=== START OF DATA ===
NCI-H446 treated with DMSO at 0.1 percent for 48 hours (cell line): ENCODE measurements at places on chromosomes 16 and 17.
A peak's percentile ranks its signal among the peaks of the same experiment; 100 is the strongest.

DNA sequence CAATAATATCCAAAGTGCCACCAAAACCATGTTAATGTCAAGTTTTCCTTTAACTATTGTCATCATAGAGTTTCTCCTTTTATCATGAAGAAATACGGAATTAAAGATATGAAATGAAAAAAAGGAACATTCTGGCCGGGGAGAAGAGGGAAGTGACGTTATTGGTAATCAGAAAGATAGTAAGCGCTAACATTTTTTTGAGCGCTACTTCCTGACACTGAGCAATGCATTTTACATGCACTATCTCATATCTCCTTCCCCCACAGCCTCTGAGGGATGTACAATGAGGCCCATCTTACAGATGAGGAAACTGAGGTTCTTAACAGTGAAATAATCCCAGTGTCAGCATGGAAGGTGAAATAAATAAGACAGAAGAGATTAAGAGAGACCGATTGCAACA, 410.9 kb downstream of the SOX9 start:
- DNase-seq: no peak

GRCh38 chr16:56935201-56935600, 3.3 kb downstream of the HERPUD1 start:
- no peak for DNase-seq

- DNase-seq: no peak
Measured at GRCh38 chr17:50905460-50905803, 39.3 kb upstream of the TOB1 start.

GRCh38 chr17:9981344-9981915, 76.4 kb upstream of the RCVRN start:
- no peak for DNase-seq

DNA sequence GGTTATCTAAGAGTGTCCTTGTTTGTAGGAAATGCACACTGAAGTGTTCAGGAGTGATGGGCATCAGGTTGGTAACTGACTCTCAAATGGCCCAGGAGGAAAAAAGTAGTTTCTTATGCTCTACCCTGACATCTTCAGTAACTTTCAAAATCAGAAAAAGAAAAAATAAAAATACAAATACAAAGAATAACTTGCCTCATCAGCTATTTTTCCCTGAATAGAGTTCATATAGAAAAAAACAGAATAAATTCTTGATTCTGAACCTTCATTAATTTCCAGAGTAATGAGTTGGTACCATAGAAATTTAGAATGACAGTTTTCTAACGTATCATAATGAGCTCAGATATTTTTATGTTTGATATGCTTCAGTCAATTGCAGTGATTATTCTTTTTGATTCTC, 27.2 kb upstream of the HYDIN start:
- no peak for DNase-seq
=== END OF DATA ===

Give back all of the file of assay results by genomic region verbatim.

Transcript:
NCI-H446 treated with DMSO at 0.1 percent for 48 hours (cell line): ENCODE measurements at places on chromosomes 16 and 17.
A peak's percentile ranks its signal among the peaks of the same experiment; 100 is the strongest.

DNA sequence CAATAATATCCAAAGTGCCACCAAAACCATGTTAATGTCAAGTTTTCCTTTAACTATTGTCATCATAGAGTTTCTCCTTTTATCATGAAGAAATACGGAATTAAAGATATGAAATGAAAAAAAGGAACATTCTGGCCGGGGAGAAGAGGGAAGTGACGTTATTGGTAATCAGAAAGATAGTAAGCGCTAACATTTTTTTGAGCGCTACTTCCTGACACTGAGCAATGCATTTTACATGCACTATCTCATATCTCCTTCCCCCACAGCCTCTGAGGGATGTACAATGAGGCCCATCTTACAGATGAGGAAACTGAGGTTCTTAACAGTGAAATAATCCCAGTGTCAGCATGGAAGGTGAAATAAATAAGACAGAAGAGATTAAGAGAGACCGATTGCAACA, 410.9 kb downstream of the SOX9 start:
- DNase-seq: no peak

GRCh38 chr16:56935201-56935600, 3.3 kb downstream of the HERPUD1 start:
- no peak for DNase-seq

- DNase-seq: no peak
Measured at GRCh38 chr17:50905460-50905803, 39.3 kb upstream of the TOB1 start.

GRCh38 chr17:9981344-9981915, 76.4 kb upstream of the RCVRN start:
- no peak for DNase-seq

DNA sequence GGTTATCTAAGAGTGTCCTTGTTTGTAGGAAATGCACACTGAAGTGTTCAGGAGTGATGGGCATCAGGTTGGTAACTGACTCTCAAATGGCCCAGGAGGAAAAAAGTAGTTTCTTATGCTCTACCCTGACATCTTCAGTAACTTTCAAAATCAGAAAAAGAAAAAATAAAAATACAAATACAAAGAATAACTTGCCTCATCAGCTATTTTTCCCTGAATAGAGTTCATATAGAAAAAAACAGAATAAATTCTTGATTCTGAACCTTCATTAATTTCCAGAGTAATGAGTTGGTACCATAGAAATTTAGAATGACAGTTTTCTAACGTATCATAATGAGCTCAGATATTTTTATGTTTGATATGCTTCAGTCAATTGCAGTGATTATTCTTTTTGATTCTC, 27.2 kb upstream of the HYDIN start:
- no peak for DNase-seq